Occupy South Bay San Diego

NOBODY IN AMERICAN PUBLIC LIFE is more focused than the labor movement on offering solutions to the most serious challenges facing America: wage stagnation, economic inequality, full employment, economic insecurity, the transition to a 21st century economy and restoring our democracy. Solving these problems also would stabilize the national debt over the long term.

We need to address the real causes of our long-term budget imbalance—wasteful tax cuts for the wealthy and rising costs throughout our health care system—and not use the deficit as a pretext to pursue unrelated agendas.

What Congress Should Do

  • The first thing we have to do is stop lowering tax rates for the wealthiest Americans and Wall Street. When the Bush tax cuts expire at the end of this year, the top individual tax rate will rise to 39.6%, where it was under President Clinton. We simply cannot afford to lower the top individual rate below 39.6%, or reduce the corporate income tax rate, or eliminate taxes on overseas corporate income. It makes no sense to balloon the deficit by lowering tax rates for Wall Street and the wealthiest Americans and then turn around and demand more sacrifice from the middle class because the deficit is ballooning.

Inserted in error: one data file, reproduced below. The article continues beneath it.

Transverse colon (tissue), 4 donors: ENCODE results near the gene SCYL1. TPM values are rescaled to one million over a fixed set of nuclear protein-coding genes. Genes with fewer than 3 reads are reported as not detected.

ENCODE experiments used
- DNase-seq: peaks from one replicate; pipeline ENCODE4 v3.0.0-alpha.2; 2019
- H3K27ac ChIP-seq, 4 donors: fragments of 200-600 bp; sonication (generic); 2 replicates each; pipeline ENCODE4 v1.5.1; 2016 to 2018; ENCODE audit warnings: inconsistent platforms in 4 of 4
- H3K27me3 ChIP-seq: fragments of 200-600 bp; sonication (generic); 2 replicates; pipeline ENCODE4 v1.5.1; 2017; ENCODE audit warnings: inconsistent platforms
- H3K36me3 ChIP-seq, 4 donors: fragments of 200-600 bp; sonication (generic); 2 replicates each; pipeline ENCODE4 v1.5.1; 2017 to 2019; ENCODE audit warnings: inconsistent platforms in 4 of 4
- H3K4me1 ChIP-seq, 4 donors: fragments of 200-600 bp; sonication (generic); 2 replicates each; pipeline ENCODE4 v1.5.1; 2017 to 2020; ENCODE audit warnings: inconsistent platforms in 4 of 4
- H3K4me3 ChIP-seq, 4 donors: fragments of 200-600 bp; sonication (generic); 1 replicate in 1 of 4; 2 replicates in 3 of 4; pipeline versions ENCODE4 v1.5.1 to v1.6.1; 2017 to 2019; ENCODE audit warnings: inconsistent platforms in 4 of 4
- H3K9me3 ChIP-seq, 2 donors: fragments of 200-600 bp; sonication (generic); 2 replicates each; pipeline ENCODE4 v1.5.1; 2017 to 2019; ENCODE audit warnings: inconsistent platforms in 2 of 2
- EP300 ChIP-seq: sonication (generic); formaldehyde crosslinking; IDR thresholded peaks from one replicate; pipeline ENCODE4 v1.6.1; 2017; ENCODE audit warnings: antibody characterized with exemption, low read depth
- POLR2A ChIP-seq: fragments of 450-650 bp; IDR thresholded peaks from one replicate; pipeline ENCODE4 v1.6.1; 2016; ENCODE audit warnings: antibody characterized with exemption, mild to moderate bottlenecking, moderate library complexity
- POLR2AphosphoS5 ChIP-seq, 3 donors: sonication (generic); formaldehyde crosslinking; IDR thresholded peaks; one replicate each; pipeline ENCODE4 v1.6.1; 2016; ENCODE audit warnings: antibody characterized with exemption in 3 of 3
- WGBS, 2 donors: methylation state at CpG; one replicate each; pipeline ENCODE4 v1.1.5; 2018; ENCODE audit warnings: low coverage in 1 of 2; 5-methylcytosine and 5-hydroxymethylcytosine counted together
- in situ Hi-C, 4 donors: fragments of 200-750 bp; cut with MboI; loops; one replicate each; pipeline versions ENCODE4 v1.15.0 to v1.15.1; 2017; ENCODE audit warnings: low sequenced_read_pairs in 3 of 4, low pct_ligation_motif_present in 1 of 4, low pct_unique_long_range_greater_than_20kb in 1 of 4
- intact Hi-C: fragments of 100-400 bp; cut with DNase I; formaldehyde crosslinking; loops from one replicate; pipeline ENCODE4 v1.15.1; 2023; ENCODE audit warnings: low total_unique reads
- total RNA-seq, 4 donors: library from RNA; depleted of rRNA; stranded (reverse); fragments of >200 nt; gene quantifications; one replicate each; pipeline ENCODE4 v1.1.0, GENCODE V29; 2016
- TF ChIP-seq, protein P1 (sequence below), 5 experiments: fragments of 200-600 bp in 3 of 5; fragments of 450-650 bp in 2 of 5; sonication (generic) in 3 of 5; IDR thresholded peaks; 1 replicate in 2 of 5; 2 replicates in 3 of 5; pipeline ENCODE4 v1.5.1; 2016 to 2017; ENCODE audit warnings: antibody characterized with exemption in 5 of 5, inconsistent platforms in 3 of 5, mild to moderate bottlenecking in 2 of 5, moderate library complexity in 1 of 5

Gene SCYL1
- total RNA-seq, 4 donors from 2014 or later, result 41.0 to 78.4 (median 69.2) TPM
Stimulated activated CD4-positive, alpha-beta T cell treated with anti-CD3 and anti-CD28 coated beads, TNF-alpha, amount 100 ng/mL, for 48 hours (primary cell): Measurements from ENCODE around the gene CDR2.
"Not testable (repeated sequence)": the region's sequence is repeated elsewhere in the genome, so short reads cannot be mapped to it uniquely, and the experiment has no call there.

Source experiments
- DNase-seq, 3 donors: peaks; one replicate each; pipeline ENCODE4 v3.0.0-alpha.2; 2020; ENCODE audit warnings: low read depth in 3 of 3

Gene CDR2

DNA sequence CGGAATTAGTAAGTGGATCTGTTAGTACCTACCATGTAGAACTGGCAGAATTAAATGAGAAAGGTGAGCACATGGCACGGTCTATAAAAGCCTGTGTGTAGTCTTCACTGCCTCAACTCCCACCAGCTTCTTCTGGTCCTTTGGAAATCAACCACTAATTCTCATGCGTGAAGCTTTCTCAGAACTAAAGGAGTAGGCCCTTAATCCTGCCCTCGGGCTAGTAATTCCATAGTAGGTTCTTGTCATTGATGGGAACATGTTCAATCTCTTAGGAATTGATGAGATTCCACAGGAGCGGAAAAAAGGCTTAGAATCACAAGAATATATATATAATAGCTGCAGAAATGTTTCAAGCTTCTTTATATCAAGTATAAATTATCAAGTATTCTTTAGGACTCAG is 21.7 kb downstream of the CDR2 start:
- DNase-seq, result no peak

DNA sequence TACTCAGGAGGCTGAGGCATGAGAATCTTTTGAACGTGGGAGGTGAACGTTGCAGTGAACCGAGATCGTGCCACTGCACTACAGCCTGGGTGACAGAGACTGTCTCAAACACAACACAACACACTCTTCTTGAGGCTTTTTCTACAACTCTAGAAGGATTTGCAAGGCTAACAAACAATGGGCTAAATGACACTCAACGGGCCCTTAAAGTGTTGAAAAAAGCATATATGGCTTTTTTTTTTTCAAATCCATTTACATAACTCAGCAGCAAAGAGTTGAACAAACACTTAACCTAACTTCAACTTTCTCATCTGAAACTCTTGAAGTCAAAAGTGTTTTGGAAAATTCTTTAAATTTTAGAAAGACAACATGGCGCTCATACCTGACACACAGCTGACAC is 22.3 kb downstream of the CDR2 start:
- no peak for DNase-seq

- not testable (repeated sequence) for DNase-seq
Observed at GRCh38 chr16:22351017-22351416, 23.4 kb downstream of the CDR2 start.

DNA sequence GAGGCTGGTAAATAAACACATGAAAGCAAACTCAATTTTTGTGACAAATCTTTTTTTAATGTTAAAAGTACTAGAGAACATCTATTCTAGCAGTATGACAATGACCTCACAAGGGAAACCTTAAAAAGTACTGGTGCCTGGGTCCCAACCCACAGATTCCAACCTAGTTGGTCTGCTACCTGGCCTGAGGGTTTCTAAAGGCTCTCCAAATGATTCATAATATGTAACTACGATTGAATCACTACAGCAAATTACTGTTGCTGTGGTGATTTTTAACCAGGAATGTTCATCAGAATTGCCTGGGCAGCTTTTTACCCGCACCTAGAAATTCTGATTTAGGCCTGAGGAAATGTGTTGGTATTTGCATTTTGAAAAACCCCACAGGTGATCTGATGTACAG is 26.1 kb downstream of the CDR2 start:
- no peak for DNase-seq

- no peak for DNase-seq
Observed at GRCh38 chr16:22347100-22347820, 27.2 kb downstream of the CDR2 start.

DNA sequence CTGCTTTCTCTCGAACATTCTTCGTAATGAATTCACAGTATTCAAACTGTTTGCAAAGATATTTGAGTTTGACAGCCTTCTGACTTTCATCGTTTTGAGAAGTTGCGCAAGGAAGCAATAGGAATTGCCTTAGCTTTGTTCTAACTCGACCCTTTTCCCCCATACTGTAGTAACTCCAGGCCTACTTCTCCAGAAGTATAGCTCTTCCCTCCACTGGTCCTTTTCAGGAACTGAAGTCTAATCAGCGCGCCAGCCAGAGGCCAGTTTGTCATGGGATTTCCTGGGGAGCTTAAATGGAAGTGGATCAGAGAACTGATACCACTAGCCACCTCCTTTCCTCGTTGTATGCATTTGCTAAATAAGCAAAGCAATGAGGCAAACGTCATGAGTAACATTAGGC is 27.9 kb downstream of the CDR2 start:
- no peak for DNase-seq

• The second thing we have to do is rein in health care cost growth, which is the main driver of projected long-term deficits. But shifting costs to workers and retirees is not the solution. The key to reining in cost growth throughout our private and public health care system is to get providers (pharmaceutical companies, hospitals and physicians) to deliver care in more cost-effective ways.
  • We can start making our entire health care system more cost-effective, without shifting costs to individuals or cutting their benefits, by (1) allowing Medicare to negotiate lower drug prices with drug companies; (2) creating a robust public option that offers lower premiums to the non-Medicare population, reduces the deficit and partners with Medicare to implement cost-saving reforms; (3) requiring Medicare to “bundle” payments to hospitals for post-acute care so Medicare will pay for results rather than the volume of services provided; (4) ending pay-for-delay agreements between brand name and generic drug manufacturers; and (5) expanding Medicare competitive bidding to all durable medical equipment and supplies throughout the country.
  • There is no urgent debt crisis that requires us to make bad decisions. Markets around the world are signaling more confidence in the U.S. dollar than in any other currency, and U.S. interest rates have seldom been lower. And there is absolutely no need to reduce the deficit by $4 trillion over the next 10 years in order to stabilize the national debt. Since this target was established two years ago, the projected national debt in 2022 has fallen by $3.2 trillion.